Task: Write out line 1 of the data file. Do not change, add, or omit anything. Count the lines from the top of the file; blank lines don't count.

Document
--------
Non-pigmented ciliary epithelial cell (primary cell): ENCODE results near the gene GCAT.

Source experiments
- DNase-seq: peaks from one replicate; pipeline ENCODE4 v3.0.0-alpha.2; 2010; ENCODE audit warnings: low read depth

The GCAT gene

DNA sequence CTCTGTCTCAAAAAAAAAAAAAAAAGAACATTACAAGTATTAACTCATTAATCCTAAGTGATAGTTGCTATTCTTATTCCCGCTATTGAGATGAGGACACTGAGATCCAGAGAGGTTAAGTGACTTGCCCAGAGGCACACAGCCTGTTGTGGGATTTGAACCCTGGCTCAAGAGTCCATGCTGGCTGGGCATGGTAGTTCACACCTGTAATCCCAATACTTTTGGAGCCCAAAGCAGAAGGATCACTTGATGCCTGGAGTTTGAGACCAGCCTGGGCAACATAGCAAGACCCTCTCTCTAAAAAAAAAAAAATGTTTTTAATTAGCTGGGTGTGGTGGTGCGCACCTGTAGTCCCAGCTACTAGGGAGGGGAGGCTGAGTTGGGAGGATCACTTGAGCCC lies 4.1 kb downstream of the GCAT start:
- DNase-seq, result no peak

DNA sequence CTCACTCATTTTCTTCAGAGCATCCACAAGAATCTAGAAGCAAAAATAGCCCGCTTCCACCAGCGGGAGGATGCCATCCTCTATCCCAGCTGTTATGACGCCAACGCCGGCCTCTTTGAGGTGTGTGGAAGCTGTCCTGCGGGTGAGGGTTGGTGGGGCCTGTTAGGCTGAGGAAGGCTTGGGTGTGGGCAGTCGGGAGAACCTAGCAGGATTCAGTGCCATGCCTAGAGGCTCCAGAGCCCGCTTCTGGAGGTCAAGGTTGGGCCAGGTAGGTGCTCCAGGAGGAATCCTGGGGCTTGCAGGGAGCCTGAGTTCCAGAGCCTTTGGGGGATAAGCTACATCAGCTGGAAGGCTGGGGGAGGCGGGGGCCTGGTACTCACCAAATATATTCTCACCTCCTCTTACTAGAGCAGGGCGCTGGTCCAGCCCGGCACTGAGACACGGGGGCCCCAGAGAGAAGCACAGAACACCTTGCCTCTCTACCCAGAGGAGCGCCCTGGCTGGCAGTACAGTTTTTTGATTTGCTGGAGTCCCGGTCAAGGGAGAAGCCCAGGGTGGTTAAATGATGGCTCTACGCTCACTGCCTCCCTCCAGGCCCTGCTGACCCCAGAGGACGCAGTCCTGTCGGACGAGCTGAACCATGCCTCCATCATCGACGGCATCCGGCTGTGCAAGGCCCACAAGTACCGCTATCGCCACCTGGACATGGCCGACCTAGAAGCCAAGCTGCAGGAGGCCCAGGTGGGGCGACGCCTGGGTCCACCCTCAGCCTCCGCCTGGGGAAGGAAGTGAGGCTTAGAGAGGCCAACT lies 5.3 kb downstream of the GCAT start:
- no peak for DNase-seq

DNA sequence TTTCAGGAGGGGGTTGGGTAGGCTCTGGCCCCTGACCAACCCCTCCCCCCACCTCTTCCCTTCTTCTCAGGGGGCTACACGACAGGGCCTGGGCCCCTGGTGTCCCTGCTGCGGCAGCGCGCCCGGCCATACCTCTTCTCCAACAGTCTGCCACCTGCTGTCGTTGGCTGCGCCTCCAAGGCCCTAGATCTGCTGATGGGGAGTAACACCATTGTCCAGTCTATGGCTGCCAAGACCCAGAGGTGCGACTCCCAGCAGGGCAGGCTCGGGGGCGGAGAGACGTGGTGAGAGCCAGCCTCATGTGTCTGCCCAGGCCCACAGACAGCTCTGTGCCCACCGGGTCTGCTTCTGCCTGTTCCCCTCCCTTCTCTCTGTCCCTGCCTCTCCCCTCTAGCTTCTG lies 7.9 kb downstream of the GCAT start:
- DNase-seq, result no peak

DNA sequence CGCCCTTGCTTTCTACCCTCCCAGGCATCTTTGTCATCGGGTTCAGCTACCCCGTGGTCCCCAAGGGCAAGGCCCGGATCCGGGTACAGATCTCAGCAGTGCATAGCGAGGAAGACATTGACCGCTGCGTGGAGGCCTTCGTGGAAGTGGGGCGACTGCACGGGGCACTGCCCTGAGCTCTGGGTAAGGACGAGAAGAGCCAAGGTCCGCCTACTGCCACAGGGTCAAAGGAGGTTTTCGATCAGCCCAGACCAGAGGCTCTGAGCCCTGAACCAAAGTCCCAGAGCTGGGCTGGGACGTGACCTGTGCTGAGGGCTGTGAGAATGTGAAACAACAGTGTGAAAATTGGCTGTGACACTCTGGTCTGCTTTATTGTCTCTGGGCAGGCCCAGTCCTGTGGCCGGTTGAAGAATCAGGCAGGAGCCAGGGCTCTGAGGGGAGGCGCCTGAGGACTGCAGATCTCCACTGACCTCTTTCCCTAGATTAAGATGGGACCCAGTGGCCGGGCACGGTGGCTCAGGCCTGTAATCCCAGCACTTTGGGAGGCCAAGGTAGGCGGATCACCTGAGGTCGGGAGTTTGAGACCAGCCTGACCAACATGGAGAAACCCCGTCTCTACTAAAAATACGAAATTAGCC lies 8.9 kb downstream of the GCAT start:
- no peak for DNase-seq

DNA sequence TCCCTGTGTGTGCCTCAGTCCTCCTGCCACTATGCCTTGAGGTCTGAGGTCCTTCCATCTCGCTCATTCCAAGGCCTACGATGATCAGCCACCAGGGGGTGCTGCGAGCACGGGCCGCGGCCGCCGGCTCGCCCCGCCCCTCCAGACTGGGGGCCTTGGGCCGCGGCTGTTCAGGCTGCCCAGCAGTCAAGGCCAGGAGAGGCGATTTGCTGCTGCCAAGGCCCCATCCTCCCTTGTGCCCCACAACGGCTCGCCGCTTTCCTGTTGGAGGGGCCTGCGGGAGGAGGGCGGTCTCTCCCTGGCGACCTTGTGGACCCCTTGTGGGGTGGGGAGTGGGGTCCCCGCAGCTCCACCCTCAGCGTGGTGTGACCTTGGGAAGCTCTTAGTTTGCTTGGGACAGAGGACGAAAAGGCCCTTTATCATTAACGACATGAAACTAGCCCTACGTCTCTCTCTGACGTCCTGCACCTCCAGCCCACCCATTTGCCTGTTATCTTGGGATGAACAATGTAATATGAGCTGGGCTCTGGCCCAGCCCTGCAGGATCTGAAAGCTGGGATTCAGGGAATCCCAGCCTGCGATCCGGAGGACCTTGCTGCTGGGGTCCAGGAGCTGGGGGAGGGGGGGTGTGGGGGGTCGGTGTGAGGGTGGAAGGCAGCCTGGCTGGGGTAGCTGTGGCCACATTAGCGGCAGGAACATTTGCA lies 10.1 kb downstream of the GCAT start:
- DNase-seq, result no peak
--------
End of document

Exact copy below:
Non-pigmented ciliary epithelial cell (primary cell): ENCODE results near the gene GCAT.